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12

This is a very subtle question and I encourage you to read the Wikipedia articles on these different subjects (t-test, chi-squared test, p-value, etc) because the authors worked hard to combat common misconceptions about these commonly used statistical tests. Here is a rather oversimplified rule-of-thumb for these different tests: t-test: Used when you are ...


5

The NCBI Taxonomy statistics page displays the following information: There are currently 73540 genera, 331418 species, and 23127 taxa of higher order. Since the number of taxa decreases with the genericity of the taxon, there are probably around 20000 families, give or take a few thousand.


5

(This isn't an answer, but hopefully it will help get it past the experimental design into just solving the equation.) Where did you get that α0 was not determined from their data? On p. 10 (256), they state, "The prevailing direction of effective pollen dispersal within neighbourhoods (a0) that gave the best fit of the model was 91 degrees from north (...


3

The paper by Graczyk (2007) is probably relevant for you. It says that the Gini index is a measure of reactive selectivity of kinases, with values close to zero indicating no selectivity and values close to one indicating high selectivity, and it is created in direct parallel to the Gini index in economics, which is used to describe economic inequality. In ...


3

If the values on the branches indeed represent bootstrap supports, they indicate the percentage of times a clade has been obtained in a set of trees computed from resamplings of a starting data matrix. This is irrespective of the topology within the clade or outside it, because this is merely a count of bipartitions (a branch corresponds to a bipartition of ...


3

In your 5 points you basically cover several concepts of evolutionary biology. 1) The number of mutations depend on mutation rate. The mutation rate varies along genome sequences, species and individuals. According to the recent DECODE study (Kong et al., 2012) a human mother transmit on average 15 mutations to her offspring and a human father transmit on ...


3

A good place to start would be Statistical Methods for Microarray Data Analysis. I'd also suggest papers from the labs of Terry Speed, Gary Churchill, John Quackenbush, and Gordon Smyth. Also, I found some papers that specifically reflect on your exact issue: how to apply the methods developed for DNA microarrays to analyze protein arrays. Eckel-Passow et ...


3

Usually if something is not expected to behave according to some scheme then the measured values for such a parameter are assumed to be normal. It is not just with gene expression but with all types of measurements like dimensions of an object, luminosity of an electric bulb, range of a bullet etc. In any measurement, the random error is modeled using ...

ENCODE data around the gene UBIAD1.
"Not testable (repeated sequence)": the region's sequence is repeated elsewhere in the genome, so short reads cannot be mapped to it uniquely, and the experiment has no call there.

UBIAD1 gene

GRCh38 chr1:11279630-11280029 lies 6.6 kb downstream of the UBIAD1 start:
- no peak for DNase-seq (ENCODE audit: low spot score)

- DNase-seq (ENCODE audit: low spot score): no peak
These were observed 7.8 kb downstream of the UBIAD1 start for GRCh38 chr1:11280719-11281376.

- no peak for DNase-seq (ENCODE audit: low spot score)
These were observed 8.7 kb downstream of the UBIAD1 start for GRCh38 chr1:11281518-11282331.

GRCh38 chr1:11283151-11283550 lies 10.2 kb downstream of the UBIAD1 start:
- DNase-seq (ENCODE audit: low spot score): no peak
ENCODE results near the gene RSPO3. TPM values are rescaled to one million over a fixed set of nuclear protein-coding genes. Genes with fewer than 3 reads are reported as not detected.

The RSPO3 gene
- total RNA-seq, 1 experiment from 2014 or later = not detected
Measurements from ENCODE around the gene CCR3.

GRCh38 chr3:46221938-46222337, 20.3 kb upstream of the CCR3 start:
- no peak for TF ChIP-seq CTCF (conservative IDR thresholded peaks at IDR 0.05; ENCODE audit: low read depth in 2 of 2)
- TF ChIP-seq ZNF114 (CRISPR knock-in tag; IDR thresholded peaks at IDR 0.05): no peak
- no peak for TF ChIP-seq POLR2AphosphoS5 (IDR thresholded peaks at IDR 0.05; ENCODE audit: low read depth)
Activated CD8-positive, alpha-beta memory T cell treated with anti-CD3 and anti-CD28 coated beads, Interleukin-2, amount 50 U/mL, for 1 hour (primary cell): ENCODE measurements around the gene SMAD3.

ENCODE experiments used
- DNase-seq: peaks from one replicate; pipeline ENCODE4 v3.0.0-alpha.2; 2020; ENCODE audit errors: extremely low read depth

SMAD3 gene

3

Additional Info T-test As A.Kennard said t-test is applied when the random variable is normally distributed. How to know what is normally distributed is a relevant question. Regular measures which suffer some random error of measurement are normally distributed. The mean values estimated from different samples (the experiment that generates that sample may ...


3

The Plant List has 642 families listed: http://www.theplantlist.org/1.1/about/#changes. For a quick comparison, Wikipedia lists 522 fish families: en.wikipedia.org/wiki/List_of_fish_families 136 mammal families: en.wikipedia.org/wiki/Mammal_classification 61 amphibian families: en.wikipedia.org/wiki/List_of_amphibians 57 reptile families: en.wikipedia....


2

I don't know about other groups, but about plants, number of families depends on the system you follow. Recent version of The Plant List (1.1) estimates about 352 000 species of Angiosperms and lists over 400 families. See http://www.theplantlist.org/1.1/browse/A/ It is very good and reliable source of information. Second very good source about plant ...


2

I am not sure I'm answering your question but I hope this will help. There are two main models of genetic drift in biology: Moran model and Wright-Fisher model. The Wright-Fisher model implies picking $N$ beads (where $N$ is the population size) with replacement in order to form the new population. Therefore, the change in allele frequency (due to genetic ...


2